Lately in the morning something has been happening as I sit on the sofa and pray or sip a nice cup of hot coffee (made by my husband, who doesn’t even drink coffee — thank you, David). The house is quiet, and that’s when I hear it: a gentle little thump, thump, thump. I look to see the same thing every day: bright red cardinals peeking in my windows. Eventually they start trying to get in.
At first when I saw the cardinals on the sill I thought they were being friendly and curious. How sweet! Birds wanting to be by us! Were they attracted to our peaceful home, our serene surroundings? Were we destined to be like St. Francis of Assisi, attracting animals? Ha! Hardly.
The cardinals soon started flying into the windows, seemingly throwing themselves at them. What’s up? As time went on they persisted, and almost seemed desperate. Tap, tap, tap with their little beaks, then they’d back up, revving up for flight, then thump — into the window, again and again.
At first, I noticed this behavior in our dining room, then the living room. Then one morning my girls called me from the upstairs schoolroom to report the same, just as it was occurring near me in the family room. Finally, when I took out the garbage and I saw another cardinal doing it in the garage window and then later that same day saw a pair of pretty yellow wild canaries begin to do the same thing near the kitchen, I became mildly disturbed. Thump, thump, thump, thump. What was going on? Like any logical person faced with a confusing dilemma, I turned to the obvious — the Internet.
According to various bird watching websites, this flying-into-windows behavior of birds is not uncommon at all. It is, much to my slight disappointment, not due to their attraction to a specific person or environment. The reason certain birds like cardinals fly into windows is really very simple: the birds see their reflections and perceive themselves as their own rivals during the time they are nesting and mating. Silly little bird brains! They compete with themselves!
As I thought about this, I realized we humans (with bigger brains, ability to reason, free wills and immortal souls …) actually do the same sometimes. We may not compete with our own reflection, but we do often compete with the reflection of others around us. Note that I said reflection of others, because sometimes it is not actually others with whom we compete. We often compete with what we perceive others to be, not who they truly are, with flaws and foibles just like ourselves.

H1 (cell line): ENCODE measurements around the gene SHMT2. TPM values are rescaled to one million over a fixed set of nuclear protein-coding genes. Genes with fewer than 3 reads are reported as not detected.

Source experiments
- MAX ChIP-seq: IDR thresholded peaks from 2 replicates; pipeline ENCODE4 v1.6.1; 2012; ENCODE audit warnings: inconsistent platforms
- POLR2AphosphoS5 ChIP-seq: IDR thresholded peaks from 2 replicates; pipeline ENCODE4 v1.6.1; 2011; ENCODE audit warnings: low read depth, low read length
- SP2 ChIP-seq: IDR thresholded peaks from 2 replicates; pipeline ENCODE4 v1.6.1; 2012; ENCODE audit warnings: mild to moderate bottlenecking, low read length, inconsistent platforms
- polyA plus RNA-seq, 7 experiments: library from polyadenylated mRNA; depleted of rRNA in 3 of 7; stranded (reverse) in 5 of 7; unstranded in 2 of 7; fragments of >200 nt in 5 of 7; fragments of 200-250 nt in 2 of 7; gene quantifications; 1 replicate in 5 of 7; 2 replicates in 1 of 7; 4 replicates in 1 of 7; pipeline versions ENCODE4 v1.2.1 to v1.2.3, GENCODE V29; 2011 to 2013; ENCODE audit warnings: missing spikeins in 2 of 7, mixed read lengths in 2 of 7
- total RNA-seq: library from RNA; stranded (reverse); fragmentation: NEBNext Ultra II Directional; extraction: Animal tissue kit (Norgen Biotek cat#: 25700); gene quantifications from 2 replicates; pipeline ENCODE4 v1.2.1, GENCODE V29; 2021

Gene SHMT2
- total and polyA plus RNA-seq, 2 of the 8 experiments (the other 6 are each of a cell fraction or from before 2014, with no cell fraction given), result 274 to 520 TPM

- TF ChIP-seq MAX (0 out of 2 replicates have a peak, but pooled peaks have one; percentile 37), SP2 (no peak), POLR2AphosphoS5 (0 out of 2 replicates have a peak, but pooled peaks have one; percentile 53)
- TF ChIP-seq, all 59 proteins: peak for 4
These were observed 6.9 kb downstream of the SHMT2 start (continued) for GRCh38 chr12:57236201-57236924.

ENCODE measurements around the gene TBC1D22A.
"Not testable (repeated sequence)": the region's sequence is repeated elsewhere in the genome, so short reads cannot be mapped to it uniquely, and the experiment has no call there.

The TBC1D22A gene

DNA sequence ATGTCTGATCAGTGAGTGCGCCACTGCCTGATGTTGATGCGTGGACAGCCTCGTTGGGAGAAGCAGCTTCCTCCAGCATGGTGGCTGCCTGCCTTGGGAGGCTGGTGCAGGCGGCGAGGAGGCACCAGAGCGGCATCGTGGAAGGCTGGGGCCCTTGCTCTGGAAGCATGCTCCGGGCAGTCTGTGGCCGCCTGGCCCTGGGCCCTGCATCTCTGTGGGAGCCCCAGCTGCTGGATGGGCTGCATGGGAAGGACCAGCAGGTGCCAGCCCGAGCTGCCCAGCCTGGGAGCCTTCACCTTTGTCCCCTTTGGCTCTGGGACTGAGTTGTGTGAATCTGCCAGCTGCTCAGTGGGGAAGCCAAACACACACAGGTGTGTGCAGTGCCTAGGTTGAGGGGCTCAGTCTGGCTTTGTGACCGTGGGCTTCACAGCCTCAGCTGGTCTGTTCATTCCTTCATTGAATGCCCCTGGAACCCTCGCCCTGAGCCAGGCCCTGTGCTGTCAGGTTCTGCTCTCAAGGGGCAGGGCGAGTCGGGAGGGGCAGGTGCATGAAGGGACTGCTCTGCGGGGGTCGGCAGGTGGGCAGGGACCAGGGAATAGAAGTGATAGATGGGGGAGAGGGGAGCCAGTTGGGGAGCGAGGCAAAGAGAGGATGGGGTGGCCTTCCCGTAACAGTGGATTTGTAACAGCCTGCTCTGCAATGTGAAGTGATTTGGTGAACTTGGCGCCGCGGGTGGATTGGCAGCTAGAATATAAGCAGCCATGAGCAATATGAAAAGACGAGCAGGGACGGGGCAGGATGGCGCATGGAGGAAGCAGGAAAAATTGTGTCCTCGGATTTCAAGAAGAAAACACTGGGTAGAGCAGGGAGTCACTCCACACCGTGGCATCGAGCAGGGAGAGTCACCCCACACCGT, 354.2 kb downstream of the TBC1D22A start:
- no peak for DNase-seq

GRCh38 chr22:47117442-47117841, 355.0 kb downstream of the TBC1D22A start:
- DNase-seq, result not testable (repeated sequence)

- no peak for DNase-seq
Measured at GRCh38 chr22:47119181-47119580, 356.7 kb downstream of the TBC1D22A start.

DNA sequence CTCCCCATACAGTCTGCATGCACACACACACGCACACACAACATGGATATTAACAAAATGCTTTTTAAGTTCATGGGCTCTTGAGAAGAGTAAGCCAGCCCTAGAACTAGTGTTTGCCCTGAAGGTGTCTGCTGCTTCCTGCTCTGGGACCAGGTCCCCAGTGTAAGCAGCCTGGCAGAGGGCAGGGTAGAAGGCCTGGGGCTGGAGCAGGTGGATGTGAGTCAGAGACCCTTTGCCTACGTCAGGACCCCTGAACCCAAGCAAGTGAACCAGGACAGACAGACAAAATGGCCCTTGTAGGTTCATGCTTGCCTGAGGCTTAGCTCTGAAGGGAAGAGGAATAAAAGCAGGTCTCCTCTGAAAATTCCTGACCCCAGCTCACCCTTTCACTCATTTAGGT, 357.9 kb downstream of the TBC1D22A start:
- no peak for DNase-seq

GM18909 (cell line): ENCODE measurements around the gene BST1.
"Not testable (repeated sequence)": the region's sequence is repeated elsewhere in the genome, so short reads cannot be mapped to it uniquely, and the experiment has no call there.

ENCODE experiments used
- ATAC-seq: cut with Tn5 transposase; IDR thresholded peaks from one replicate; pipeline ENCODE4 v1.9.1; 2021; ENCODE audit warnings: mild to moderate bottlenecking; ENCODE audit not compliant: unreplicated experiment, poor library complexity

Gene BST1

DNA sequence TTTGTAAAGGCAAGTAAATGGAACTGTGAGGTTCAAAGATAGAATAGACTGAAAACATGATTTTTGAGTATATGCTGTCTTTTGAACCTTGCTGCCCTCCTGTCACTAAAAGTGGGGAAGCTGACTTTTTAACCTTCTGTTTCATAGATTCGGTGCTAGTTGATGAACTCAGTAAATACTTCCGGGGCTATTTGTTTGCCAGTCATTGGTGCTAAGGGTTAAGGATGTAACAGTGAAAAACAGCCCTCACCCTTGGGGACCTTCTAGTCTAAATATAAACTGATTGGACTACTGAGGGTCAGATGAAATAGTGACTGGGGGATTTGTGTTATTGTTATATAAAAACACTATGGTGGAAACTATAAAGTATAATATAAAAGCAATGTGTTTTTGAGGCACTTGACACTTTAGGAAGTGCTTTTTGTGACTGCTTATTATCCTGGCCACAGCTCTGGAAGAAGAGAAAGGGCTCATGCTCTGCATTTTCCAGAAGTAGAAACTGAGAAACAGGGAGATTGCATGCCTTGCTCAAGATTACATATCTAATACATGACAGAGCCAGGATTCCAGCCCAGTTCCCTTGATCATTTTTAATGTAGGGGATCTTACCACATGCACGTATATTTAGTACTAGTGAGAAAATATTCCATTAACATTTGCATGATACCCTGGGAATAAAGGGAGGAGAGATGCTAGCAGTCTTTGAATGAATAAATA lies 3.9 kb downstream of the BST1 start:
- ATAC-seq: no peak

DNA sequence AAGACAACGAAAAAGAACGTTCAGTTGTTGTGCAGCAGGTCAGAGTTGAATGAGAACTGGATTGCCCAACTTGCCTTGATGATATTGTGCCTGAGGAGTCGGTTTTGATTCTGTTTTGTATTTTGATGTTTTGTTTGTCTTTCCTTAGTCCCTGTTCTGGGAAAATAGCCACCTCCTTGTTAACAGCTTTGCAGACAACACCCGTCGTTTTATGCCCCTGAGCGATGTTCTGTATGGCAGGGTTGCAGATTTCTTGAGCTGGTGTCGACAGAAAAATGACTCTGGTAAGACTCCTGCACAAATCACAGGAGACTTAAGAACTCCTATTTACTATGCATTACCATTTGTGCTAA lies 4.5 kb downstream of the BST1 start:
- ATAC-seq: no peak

We may see others as better or more talented or more holy or more … whatever … than us. We may see rivals who really aren’t rivals at all, on account of our own vivid imaginations. How silly we are!
Tell me, mothers, have you ever compared yourself harshly and unfavorably with another woman whom you think has got her act together better than you do? Have you ever looked at another mother’s children and been jealous of their “perfect” behavior in church or in the mall, not realizing that you simply caught them at a good moment, and forgetting that what you saw was a snapshot in time, not the full picture?
Fathers, have you even compared yourself harshly and unfavorably to another man, thinking that he is a much better provider than you? Have you ever been down on yourself, thinking you are not “good enough” even though you know you’re trying your best?
We can avoid being bird-brained (that is, tricked by a reflection) in several ways:
• We must remember that appearances do not always reflect reality. We must pray for the wisdom to see things as they are, not as we imagine them to be.
• We must recognize and appreciate the blessings in our own backyards. We must not let ourselves constantly look towards others to compare.
• We must protect our territories (family, homes), yes, but we must also temper our natural tendencies of competition with reason and control. We must accept the gifts and talents that God gave us, and work to overcome our own unique weaknesses and faults. And we must persist in joy and confidence.
Those silly birds throwing themselves against my window are wasting a lot of time competing with imaginary rivals. Sometimes we humans can do the same. Today I pray for the wisdom to see things as they are, and for strength and courage to accept reality, try hard, be positive and move forward in faith. My cute feathered friends might get distracted, but I’m not going to. I won’t inadvertently be bird-brained. Why? Because when you’re running into windows, you can’t fly. Think about it.
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